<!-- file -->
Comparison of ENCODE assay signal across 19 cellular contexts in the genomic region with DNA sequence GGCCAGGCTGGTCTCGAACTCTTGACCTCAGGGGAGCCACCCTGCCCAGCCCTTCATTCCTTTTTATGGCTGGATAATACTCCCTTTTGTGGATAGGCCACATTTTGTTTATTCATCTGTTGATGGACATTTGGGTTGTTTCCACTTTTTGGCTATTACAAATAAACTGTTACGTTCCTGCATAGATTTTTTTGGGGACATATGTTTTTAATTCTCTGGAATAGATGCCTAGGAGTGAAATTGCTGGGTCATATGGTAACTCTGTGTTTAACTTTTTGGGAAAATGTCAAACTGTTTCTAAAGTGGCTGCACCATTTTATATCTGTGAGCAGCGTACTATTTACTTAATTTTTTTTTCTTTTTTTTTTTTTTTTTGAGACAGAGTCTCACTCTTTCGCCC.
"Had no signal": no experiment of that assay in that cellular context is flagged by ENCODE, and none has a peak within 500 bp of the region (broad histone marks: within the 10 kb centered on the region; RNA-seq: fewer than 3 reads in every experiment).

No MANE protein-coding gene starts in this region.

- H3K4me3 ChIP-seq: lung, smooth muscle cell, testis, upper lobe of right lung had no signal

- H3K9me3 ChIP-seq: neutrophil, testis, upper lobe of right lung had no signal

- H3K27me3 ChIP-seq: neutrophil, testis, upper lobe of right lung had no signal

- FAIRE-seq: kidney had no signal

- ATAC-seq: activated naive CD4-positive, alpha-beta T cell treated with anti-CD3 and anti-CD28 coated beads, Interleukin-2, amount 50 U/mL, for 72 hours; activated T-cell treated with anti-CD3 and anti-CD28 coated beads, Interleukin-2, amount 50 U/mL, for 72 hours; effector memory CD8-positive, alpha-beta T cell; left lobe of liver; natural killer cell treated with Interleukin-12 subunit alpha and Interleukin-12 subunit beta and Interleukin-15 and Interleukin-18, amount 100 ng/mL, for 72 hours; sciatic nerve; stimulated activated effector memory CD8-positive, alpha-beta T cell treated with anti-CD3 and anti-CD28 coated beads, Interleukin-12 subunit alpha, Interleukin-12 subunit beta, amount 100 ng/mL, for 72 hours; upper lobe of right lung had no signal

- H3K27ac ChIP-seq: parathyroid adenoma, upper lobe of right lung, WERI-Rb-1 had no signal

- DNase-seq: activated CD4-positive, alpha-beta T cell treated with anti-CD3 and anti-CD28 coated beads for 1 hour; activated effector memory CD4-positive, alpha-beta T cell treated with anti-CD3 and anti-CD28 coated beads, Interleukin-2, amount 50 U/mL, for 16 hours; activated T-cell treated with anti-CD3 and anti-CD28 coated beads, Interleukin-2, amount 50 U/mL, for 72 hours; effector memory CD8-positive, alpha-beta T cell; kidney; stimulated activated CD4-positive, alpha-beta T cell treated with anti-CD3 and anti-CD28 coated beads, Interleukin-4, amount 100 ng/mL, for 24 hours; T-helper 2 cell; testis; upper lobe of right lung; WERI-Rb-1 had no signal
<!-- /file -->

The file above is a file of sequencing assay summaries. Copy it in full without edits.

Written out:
Comparison of ENCODE assay signal across 19 cellular contexts in the genomic region with DNA sequence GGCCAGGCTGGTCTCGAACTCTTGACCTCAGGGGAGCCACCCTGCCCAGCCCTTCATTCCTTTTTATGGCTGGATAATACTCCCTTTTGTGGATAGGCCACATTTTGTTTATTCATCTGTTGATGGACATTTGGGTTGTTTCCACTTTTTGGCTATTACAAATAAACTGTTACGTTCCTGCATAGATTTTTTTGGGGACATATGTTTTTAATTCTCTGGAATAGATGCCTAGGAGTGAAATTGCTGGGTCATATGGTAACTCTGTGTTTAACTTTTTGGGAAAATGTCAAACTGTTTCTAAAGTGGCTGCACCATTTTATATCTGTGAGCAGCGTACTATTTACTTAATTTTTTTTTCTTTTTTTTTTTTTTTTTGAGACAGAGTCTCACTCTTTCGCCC.
"Had no signal": no experiment of that assay in that cellular context is flagged by ENCODE, and none has a peak within 500 bp of the region (broad histone marks: within the 10 kb centered on the region; RNA-seq: fewer than 3 reads in every experiment).

No MANE protein-coding gene starts in this region.

- H3K4me3 ChIP-seq: lung, smooth muscle cell, testis, upper lobe of right lung had no signal

- H3K9me3 ChIP-seq: neutrophil, testis, upper lobe of right lung had no signal

- H3K27me3 ChIP-seq: neutrophil, testis, upper lobe of right lung had no signal

- FAIRE-seq: kidney had no signal

- ATAC-seq: activated naive CD4-positive, alpha-beta T cell treated with anti-CD3 and anti-CD28 coated beads, Interleukin-2, amount 50 U/mL, for 72 hours; activated T-cell treated with anti-CD3 and anti-CD28 coated beads, Interleukin-2, amount 50 U/mL, for 72 hours; effector memory CD8-positive, alpha-beta T cell; left lobe of liver; natural killer cell treated with Interleukin-12 subunit alpha and Interleukin-12 subunit beta and Interleukin-15 and Interleukin-18, amount 100 ng/mL, for 72 hours; sciatic nerve; stimulated activated effector memory CD8-positive, alpha-beta T cell treated with anti-CD3 and anti-CD28 coated beads, Interleukin-12 subunit alpha, Interleukin-12 subunit beta, amount 100 ng/mL, for 72 hours; upper lobe of right lung had no signal

- H3K27ac ChIP-seq: parathyroid adenoma, upper lobe of right lung, WERI-Rb-1 had no signal

- DNase-seq: activated CD4-positive, alpha-beta T cell treated with anti-CD3 and anti-CD28 coated beads for 1 hour; activated effector memory CD4-positive, alpha-beta T cell treated with anti-CD3 and anti-CD28 coated beads, Interleukin-2, amount 50 U/mL, for 16 hours; activated T-cell treated with anti-CD3 and anti-CD28 coated beads, Interleukin-2, amount 50 U/mL, for 72 hours; effector memory CD8-positive, alpha-beta T cell; kidney; stimulated activated CD4-positive, alpha-beta T cell treated with anti-CD3 and anti-CD28 coated beads, Interleukin-4, amount 100 ng/mL, for 24 hours; T-helper 2 cell; testis; upper lobe of right lung; WERI-Rb-1 had no signal